Understanding how we think, remember, learn and feel is a massive challenge. One hesitates to use the word mind-boggling but it does seem strangely apt. By gaining insights into exactly how brains work, the hope is that we can understand what happens when things go wrong, and (perhaps) in the future fix damaged tissue by wiring in replacement circuitry. We might get smarter computers too.
Watch the video of Noah Hutton’s Bluebrain documentary
What is a neuron?
A typical neuron is made up of the cell body (the control centre of the neuron) and a large number of thin branching filaments a few microns long called dendrites. Each neuron also has a 'wire' emerging from the cell body called the axon, whose pathways can branch across the brain to send signals to other neurons. Axons form a network of connections for all information processing.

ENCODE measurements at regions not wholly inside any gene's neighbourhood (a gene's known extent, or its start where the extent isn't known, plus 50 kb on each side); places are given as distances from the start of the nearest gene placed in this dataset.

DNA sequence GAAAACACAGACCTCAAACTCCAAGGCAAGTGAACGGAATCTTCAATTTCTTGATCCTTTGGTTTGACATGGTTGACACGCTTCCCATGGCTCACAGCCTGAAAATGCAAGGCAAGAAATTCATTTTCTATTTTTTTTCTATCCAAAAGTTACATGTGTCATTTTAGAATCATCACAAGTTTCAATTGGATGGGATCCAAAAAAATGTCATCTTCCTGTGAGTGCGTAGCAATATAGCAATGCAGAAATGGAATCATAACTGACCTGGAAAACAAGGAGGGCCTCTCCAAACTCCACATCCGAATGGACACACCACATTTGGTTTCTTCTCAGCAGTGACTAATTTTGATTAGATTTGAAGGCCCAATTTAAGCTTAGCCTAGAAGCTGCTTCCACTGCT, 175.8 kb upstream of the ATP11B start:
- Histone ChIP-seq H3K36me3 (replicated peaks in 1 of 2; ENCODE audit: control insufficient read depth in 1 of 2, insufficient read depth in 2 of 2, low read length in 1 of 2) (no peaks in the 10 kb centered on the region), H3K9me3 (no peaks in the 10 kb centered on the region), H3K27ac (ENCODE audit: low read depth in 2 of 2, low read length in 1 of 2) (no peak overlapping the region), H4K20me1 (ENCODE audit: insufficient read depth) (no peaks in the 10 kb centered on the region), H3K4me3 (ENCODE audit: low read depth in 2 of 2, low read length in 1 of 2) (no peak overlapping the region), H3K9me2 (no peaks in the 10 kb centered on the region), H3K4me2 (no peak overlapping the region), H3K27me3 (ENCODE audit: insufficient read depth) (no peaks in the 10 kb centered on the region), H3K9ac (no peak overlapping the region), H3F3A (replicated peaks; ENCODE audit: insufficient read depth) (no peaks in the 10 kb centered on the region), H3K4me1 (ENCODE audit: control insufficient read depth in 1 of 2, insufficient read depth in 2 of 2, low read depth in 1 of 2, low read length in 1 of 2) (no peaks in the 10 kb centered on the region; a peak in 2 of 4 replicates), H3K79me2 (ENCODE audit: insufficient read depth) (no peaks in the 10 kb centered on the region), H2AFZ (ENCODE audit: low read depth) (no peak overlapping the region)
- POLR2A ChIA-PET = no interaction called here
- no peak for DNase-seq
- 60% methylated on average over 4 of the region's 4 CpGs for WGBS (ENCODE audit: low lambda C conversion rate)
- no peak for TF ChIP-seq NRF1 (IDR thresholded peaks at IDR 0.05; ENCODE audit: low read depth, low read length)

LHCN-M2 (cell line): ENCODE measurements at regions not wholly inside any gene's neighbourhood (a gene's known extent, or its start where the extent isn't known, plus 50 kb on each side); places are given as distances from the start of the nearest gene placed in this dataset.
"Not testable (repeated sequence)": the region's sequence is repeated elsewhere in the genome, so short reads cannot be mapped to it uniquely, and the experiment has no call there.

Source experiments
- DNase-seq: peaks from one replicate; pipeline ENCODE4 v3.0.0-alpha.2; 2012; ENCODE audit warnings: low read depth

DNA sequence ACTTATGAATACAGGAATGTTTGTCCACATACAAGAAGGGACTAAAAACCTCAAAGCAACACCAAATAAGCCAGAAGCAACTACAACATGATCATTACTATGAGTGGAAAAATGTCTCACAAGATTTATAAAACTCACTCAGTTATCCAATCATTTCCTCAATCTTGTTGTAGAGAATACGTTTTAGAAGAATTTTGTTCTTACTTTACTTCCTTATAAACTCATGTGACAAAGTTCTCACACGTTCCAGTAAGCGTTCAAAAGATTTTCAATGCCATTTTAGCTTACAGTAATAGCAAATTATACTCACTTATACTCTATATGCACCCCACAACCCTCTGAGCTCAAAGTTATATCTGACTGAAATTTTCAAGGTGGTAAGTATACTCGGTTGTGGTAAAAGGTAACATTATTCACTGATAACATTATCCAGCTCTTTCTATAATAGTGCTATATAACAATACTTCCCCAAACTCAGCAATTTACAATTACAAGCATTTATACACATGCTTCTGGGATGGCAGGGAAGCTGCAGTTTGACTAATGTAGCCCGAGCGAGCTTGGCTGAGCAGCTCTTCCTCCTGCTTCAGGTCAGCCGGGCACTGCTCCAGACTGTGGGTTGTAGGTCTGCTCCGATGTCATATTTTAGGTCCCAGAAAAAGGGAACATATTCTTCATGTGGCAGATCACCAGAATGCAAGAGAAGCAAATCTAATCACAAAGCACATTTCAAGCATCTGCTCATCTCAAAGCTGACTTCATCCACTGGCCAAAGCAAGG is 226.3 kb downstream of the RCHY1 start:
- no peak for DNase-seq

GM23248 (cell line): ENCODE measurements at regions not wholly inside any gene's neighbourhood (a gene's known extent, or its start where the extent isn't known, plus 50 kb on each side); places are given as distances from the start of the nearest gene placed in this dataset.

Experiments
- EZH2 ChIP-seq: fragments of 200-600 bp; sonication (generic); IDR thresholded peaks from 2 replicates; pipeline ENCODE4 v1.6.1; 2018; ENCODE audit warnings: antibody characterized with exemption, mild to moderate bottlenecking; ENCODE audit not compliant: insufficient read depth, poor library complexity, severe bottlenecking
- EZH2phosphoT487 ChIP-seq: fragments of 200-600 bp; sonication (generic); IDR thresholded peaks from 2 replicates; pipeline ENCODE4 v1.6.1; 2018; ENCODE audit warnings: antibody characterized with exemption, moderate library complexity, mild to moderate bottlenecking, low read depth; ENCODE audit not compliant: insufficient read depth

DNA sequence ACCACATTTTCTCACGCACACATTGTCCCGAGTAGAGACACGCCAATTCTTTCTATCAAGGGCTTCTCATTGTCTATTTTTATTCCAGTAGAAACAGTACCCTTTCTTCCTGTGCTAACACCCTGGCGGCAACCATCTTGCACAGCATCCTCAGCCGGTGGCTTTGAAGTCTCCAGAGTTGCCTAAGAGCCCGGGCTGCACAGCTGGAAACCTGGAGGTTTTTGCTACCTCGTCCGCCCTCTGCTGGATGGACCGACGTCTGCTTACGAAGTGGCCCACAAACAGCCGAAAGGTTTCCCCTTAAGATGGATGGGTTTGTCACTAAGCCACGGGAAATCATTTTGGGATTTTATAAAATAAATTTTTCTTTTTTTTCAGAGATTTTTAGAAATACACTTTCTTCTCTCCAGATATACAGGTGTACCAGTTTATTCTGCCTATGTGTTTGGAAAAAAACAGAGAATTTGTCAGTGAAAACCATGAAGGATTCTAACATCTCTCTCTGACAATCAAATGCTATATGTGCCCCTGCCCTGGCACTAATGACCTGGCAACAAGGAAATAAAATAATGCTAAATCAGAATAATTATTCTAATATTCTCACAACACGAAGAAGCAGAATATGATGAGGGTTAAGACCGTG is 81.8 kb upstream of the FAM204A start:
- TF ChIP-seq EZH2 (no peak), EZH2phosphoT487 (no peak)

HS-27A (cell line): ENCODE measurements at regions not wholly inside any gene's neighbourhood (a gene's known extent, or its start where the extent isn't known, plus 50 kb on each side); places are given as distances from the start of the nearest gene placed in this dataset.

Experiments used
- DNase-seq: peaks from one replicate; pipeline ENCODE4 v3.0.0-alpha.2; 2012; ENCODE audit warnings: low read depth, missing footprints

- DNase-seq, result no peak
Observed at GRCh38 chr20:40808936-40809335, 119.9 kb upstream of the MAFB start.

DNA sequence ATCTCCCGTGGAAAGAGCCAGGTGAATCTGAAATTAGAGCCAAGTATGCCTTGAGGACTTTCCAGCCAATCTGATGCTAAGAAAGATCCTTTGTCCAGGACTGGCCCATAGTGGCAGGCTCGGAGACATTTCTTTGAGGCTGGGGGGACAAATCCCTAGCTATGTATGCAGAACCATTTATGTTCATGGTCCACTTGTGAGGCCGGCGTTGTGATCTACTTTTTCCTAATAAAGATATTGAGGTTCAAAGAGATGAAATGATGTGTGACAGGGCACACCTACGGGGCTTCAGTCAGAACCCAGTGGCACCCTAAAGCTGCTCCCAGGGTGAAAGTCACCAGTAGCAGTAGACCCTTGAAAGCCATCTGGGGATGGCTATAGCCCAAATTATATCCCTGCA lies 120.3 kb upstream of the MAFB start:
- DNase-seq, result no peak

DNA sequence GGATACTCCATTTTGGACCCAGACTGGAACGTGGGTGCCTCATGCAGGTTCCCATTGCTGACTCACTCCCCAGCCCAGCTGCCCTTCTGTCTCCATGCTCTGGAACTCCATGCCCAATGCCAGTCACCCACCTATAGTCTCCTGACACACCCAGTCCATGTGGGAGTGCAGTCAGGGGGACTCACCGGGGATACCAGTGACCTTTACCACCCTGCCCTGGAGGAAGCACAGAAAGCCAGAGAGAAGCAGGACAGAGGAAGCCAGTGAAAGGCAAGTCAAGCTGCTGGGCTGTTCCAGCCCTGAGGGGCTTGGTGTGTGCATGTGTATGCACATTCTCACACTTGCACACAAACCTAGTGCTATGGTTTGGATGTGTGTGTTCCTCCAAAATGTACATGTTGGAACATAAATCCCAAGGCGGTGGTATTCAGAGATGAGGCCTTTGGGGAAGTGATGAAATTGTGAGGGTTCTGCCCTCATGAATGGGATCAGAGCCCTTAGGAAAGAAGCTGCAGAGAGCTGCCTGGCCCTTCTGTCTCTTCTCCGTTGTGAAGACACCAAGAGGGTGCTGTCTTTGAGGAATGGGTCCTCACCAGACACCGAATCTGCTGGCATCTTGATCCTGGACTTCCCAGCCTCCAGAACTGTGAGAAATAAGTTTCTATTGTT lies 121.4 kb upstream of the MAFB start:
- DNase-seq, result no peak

Signals are passed on to other neurons at junctions called synapses, contacts between the axon of one neuron and the dendrite or cell body of another. Synaptic transmission occurs when neurons pass various molecules between them at the synapse. Most synapses are chemical, releasing neurotransmitters or other proteins and chemicals to be taken up by receiving cells. Electrical synapses are smaller and conduct impulses in neural circuits that require immediate responses.
The more a synapse is used, the stronger it becomes and the more influence it wields over post-synaptic neurons.